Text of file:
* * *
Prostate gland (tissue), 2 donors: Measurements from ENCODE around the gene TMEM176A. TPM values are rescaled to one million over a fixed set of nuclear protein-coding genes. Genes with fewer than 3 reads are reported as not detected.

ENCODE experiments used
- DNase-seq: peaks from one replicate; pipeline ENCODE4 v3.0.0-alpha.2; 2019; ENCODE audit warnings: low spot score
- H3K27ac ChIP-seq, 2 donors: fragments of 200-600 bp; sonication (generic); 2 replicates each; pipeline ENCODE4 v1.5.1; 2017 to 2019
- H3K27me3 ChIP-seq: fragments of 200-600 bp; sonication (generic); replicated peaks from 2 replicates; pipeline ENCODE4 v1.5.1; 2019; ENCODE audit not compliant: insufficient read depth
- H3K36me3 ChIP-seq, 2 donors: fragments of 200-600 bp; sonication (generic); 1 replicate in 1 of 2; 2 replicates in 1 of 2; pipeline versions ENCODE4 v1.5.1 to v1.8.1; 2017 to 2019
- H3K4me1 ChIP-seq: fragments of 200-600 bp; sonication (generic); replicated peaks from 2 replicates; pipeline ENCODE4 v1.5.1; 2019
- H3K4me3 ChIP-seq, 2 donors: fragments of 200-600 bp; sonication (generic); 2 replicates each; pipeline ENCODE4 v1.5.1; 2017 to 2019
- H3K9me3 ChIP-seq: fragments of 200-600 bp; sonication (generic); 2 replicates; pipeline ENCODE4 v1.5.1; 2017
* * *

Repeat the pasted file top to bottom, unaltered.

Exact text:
Prostate gland (tissue), 2 donors: Measurements from ENCODE around the gene TMEM176A. TPM values are rescaled to one million over a fixed set of nuclear protein-coding genes. Genes with fewer than 3 reads are reported as not detected.

ENCODE experiments used
- DNase-seq: peaks from one replicate; pipeline ENCODE4 v3.0.0-alpha.2; 2019; ENCODE audit warnings: low spot score
- H3K27ac ChIP-seq, 2 donors: fragments of 200-600 bp; sonication (generic); 2 replicates each; pipeline ENCODE4 v1.5.1; 2017 to 2019
- H3K27me3 ChIP-seq: fragments of 200-600 bp; sonication (generic); replicated peaks from 2 replicates; pipeline ENCODE4 v1.5.1; 2019; ENCODE audit not compliant: insufficient read depth
- H3K36me3 ChIP-seq, 2 donors: fragments of 200-600 bp; sonication (generic); 1 replicate in 1 of 2; 2 replicates in 1 of 2; pipeline versions ENCODE4 v1.5.1 to v1.8.1; 2017 to 2019
- H3K4me1 ChIP-seq: fragments of 200-600 bp; sonication (generic); replicated peaks from 2 replicates; pipeline ENCODE4 v1.5.1; 2019
- H3K4me3 ChIP-seq, 2 donors: fragments of 200-600 bp; sonication (generic); 2 replicates each; pipeline ENCODE4 v1.5.1; 2017 to 2019
- H3K9me3 ChIP-seq: fragments of 200-600 bp; sonication (generic); 2 replicates; pipeline ENCODE4 v1.5.1; 2017